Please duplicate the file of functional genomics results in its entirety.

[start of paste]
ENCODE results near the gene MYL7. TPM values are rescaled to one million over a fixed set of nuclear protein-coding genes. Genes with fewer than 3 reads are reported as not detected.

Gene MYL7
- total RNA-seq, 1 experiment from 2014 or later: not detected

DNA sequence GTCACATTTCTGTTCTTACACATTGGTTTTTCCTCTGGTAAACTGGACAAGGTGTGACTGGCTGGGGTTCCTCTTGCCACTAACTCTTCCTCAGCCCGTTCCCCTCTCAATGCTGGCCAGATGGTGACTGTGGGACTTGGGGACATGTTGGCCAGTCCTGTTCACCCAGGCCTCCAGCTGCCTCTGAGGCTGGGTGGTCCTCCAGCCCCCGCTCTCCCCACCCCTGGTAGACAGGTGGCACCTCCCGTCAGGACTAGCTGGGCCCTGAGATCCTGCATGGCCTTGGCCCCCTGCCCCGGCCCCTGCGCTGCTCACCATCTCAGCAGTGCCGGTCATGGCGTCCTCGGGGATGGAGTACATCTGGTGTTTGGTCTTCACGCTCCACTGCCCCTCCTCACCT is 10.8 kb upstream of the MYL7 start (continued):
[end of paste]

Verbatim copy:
ENCODE results near the gene MYL7. TPM values are rescaled to one million over a fixed set of nuclear protein-coding genes. Genes with fewer than 3 reads are reported as not detected.

Gene MYL7
- total RNA-seq, 1 experiment from 2014 or later: not detected

DNA sequence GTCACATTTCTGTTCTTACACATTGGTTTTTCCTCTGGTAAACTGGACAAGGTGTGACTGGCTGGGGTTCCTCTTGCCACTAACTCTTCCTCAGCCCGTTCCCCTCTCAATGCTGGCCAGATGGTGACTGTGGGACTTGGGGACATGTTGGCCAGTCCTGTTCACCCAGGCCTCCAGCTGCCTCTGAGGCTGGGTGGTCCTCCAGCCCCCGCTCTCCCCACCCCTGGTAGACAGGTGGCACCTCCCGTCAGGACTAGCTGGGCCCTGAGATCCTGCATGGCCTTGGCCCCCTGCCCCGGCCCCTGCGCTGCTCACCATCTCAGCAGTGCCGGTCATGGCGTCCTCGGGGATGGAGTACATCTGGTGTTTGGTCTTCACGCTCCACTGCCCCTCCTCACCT is 10.8 kb upstream of the MYL7 start (continued):